In 1963, he signed with RCA Records, and began recording immediately. His television appearances led to a career in cinema. Ortega recorded 27 albums, and starred in 26 films at the time, becoming a teen idol as a consequence. He acted and sang in those films, and shared the big screen with many of Argentina's most important actors and actresses of the time. His fame acquainted him with Evangelina Salazar, a television actress known for her role as a country schoolteacher; the couple were married in 1967, and had six children.
Palito Ortega would travel extensively through the rest of the 1960s and the 1970s. He went on to record for RCA in Mexico, Italy, England, and Nashville, Tennessee. In 1966 while in Nashville Palito Ortega recorded the hit song "Sombras" by music composer and visual artist Gil Veda. Ortega's status as a teen idol declined during that period, and he reduced his television and movie appearances, as well as his album recordings. He did, however, become a successful music promoter, and in August 1981, produced a show for Frank Sinatra in Argentina. The sharp devaluation of the peso following the collapse of Economy Minister José Alfredo Martínez de Hoz's exchange rate timetable made his US dollar-denominated contractual obligations unaffordable, however. Ortega reportedly lost one million dollars after paying the legendary crooner for his Luna Park Stadium show, and was forced to sell a significant portion of his estate.
Ortega relocated with his wife and six children to Miami in 1985, which by then was becoming a mecca for Latino entertainers. Ortega joined the likes of Iris Chacón, Charytín, Celia Cruz, Gloria Estefan, Julio Iglesias and others as a resident of the south Florida city. Ortega sang the United States national anthem before the 1986 world middleweight championship boxing fight between Marvin Hagler and John Mugabi.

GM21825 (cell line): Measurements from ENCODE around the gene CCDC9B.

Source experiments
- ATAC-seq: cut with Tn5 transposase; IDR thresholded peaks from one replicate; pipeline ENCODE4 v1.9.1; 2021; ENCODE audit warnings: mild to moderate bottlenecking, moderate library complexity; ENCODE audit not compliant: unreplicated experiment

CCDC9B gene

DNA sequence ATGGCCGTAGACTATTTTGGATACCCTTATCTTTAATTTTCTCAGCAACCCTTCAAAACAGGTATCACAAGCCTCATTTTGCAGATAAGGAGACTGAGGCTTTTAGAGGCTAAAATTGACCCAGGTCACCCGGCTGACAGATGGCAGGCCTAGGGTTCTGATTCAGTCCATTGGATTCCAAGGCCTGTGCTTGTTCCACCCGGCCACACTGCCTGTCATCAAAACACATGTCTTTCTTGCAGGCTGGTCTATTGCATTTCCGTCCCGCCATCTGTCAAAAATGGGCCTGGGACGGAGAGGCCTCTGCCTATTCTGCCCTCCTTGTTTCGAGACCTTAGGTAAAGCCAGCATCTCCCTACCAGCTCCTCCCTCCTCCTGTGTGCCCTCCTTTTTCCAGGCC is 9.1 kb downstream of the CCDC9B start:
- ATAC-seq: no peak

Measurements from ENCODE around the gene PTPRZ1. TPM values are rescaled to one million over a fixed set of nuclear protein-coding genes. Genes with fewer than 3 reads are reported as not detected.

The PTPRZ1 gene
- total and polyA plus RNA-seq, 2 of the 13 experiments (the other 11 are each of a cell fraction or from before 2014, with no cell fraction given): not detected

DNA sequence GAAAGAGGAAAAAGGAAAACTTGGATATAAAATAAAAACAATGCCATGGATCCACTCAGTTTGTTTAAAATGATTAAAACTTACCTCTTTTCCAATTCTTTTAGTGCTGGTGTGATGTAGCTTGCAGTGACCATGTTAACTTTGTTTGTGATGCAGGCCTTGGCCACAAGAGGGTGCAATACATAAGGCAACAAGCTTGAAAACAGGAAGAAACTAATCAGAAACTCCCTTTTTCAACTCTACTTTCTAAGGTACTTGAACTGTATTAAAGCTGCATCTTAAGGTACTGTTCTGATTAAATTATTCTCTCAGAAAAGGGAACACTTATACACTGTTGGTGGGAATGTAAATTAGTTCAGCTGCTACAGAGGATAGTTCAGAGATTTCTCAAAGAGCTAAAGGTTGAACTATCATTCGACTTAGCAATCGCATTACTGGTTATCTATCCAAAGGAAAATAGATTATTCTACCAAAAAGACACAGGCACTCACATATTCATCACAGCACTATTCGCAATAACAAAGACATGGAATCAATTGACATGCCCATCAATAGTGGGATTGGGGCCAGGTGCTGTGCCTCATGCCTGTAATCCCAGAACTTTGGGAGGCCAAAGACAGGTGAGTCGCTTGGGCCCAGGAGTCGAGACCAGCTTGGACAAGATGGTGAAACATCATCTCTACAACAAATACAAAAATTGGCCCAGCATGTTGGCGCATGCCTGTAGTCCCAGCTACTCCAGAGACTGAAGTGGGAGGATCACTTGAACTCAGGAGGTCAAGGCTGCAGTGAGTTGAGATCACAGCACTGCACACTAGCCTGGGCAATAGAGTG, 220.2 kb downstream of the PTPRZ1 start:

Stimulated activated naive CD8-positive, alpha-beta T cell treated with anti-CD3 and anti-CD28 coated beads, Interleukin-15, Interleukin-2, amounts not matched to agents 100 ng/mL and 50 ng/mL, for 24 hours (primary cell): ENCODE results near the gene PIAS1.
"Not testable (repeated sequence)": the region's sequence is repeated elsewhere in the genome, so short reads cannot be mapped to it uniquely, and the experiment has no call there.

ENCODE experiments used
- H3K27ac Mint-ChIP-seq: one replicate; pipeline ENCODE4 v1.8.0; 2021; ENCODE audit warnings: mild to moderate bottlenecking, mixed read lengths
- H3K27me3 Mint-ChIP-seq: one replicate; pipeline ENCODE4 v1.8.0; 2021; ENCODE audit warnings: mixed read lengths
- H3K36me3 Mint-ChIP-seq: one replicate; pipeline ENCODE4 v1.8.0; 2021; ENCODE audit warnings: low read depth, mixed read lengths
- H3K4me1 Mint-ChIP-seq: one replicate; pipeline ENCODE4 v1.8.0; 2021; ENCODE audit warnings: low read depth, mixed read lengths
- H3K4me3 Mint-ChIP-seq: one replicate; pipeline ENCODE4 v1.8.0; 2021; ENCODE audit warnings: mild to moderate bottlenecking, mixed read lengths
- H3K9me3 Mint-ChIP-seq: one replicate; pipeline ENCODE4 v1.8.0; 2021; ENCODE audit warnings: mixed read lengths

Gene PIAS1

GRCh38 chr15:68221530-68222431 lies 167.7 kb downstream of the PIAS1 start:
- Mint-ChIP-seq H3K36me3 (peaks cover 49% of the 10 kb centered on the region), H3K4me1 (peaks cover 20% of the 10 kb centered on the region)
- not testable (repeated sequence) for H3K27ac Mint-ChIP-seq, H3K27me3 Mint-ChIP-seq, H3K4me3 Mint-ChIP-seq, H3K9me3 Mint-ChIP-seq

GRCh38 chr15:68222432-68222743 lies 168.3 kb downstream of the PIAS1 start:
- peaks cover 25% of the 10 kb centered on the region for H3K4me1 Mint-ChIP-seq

Politics and retirement
Ortega retired from show business for a while after that, focusing on his career as a businessman and eyeing a career as a politician instead. Two of his children (son Emanuel and daughter Julieta) followed in their father's footsteps as entertainers, and, with Emanuel moving to Mexico, Ortega decided to return to Argentina. He was elected Governor of Tucumán Province in 1991, narrowly defeating former military Governor Antonio Domingo Bussi. One of his brothers, Juan, supported Bussi, though another brother, Luis, was elected Mayor of General Sarmiento (a suburb of Buenos Aires).
Ortega governed as a close ally of President Carlos Menem. Aligned with Menem's free market policies, he privatized the Bank of Tucumán and the Provincial Water Authority, moves which cost him approval. The Vice-Governor, Julio Díaz, broke with Ortega, and in 1993 accused the governor of ordering politically motivated investigations of students and labor union officials; Ortega declined to run for re-election in 1995, and was instead elected to the Argentine Senate. The Justicialist Party nominated him for the Vice-Presidency in 1999, but his party lost the general elections that year.
Ortega left politics, and in 2002, began to tour as a singer again.
- Hall, Claude (August 21, 1965). Ortega: The Rage of Argentina. Billboard. p. 24. Retrieved June 13, 2010.
- Revista Noticias. September 12, 1991.
- Microsemanario. Number 114. July 19, 1993. (Spanish)